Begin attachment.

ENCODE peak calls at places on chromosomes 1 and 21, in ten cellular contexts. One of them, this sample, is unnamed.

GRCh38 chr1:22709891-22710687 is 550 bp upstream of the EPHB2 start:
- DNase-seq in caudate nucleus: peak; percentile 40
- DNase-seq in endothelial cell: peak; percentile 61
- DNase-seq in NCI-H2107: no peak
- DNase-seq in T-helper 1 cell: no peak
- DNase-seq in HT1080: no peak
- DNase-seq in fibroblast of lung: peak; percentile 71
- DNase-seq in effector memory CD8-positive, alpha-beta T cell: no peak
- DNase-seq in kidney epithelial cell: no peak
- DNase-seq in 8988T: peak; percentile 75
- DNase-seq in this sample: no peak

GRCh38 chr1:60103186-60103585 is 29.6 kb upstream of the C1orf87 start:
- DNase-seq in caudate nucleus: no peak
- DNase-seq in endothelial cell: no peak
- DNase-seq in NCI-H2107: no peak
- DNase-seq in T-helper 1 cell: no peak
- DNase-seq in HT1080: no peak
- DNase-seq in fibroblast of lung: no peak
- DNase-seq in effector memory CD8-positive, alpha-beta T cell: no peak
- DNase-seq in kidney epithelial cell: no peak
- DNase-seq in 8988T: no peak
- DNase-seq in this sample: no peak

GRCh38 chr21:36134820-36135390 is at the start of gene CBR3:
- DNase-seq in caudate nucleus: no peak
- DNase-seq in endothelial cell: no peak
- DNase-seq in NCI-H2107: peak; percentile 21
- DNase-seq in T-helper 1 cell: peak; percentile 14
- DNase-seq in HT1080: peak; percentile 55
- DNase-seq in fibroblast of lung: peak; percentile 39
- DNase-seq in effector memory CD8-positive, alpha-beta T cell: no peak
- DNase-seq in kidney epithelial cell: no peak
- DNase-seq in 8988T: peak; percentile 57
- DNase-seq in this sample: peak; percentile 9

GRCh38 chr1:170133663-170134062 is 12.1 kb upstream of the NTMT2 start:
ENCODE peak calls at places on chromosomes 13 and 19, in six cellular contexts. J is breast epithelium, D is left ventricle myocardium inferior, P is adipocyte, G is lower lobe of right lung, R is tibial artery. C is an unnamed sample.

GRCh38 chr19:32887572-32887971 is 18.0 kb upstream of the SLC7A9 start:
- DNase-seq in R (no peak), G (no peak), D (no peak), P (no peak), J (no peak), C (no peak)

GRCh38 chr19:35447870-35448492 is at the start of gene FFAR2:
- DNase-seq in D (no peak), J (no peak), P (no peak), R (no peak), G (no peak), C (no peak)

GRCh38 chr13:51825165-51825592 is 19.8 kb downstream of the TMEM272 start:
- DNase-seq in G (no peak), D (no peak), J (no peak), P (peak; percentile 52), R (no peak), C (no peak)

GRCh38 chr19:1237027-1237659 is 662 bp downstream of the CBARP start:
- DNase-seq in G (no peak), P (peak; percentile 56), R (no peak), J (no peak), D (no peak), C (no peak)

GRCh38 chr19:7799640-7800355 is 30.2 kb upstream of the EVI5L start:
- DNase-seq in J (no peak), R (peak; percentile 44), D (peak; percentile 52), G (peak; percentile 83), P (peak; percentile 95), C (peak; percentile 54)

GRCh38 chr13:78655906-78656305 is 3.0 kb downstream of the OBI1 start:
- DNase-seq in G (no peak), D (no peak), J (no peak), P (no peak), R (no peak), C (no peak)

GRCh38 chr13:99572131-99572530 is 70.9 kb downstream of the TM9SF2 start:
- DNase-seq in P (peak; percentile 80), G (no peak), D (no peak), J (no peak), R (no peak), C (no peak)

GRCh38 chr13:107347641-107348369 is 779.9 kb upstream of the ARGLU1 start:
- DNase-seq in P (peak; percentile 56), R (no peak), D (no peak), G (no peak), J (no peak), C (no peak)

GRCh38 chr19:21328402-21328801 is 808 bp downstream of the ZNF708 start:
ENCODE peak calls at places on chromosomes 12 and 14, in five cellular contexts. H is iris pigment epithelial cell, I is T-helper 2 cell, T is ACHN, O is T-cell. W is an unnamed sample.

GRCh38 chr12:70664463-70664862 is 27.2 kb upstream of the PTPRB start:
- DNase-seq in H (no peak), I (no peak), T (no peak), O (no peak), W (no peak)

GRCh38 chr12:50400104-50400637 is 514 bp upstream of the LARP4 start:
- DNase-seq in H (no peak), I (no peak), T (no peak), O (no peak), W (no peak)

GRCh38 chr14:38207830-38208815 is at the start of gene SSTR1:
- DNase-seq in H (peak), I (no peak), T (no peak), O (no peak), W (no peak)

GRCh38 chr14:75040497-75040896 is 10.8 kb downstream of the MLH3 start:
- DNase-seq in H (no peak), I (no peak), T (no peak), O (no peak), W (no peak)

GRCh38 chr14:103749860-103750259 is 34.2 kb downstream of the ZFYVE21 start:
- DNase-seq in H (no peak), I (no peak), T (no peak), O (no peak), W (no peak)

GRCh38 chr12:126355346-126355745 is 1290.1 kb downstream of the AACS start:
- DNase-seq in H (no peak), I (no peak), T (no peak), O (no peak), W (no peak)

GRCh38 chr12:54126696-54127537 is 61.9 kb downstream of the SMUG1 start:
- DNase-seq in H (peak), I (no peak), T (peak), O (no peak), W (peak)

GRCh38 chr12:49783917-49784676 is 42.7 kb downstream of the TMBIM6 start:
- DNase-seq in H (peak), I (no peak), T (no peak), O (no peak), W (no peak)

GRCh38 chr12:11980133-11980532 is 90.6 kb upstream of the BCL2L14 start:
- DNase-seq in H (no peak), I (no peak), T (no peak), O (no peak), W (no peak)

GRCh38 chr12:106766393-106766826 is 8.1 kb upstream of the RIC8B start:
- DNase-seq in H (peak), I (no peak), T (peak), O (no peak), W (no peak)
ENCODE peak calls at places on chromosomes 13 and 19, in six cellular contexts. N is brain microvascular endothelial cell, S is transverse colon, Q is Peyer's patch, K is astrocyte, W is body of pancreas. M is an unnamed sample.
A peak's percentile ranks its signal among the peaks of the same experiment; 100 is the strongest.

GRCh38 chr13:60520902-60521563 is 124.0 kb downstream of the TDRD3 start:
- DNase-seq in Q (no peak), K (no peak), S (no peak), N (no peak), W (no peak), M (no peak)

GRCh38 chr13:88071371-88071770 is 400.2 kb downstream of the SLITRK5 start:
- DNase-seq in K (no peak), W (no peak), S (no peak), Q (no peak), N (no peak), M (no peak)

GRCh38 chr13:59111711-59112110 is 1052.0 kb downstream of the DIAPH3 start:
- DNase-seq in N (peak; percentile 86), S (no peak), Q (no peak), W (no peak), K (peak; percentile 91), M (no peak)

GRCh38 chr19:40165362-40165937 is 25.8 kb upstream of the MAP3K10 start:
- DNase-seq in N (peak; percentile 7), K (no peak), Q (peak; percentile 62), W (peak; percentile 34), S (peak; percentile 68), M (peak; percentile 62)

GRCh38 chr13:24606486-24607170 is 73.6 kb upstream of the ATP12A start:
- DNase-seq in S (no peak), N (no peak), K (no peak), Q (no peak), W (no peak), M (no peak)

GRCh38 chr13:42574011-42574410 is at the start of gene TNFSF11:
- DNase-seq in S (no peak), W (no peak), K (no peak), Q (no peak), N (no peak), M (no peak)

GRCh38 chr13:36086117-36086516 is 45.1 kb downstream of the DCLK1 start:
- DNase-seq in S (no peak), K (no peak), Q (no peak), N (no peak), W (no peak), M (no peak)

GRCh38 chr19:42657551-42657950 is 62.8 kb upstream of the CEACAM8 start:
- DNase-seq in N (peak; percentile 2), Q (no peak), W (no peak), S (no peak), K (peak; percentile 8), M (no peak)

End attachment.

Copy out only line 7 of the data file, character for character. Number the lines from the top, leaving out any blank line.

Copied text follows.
- DNase-seq in HT1080: no peak